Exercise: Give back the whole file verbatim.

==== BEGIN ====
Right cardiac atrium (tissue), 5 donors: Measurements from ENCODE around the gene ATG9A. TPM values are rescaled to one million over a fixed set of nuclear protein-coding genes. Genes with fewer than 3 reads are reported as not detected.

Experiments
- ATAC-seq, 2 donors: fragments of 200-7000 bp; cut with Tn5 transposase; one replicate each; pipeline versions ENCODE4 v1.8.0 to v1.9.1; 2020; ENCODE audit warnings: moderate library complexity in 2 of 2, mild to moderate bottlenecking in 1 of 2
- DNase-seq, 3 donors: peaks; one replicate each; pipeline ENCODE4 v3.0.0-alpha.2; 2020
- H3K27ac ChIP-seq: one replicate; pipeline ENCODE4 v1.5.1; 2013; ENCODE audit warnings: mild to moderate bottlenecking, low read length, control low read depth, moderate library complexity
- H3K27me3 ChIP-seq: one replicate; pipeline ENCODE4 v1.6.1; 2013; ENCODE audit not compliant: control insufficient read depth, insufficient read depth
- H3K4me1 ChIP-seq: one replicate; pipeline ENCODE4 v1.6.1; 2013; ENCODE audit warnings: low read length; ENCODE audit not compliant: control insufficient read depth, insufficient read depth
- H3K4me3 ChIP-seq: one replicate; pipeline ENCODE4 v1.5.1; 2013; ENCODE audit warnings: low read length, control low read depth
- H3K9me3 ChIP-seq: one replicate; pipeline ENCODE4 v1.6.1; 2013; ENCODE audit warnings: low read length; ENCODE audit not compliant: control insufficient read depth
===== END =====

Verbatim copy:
Right cardiac atrium (tissue), 5 donors: Measurements from ENCODE around the gene ATG9A. TPM values are rescaled to one million over a fixed set of nuclear protein-coding genes. Genes with fewer than 3 reads are reported as not detected.

Experiments
- ATAC-seq, 2 donors: fragments of 200-7000 bp; cut with Tn5 transposase; one replicate each; pipeline versions ENCODE4 v1.8.0 to v1.9.1; 2020; ENCODE audit warnings: moderate library complexity in 2 of 2, mild to moderate bottlenecking in 1 of 2
- DNase-seq, 3 donors: peaks; one replicate each; pipeline ENCODE4 v3.0.0-alpha.2; 2020
- H3K27ac ChIP-seq: one replicate; pipeline ENCODE4 v1.5.1; 2013; ENCODE audit warnings: mild to moderate bottlenecking, low read length, control low read depth, moderate library complexity
- H3K27me3 ChIP-seq: one replicate; pipeline ENCODE4 v1.6.1; 2013; ENCODE audit not compliant: control insufficient read depth, insufficient read depth
- H3K4me1 ChIP-seq: one replicate; pipeline ENCODE4 v1.6.1; 2013; ENCODE audit warnings: low read length; ENCODE audit not compliant: control insufficient read depth, insufficient read depth
- H3K4me3 ChIP-seq: one replicate; pipeline ENCODE4 v1.5.1; 2013; ENCODE audit warnings: low read length, control low read depth
- H3K9me3 ChIP-seq: one replicate; pipeline ENCODE4 v1.6.1; 2013; ENCODE audit warnings: low read length; ENCODE audit not compliant: control insufficient read depth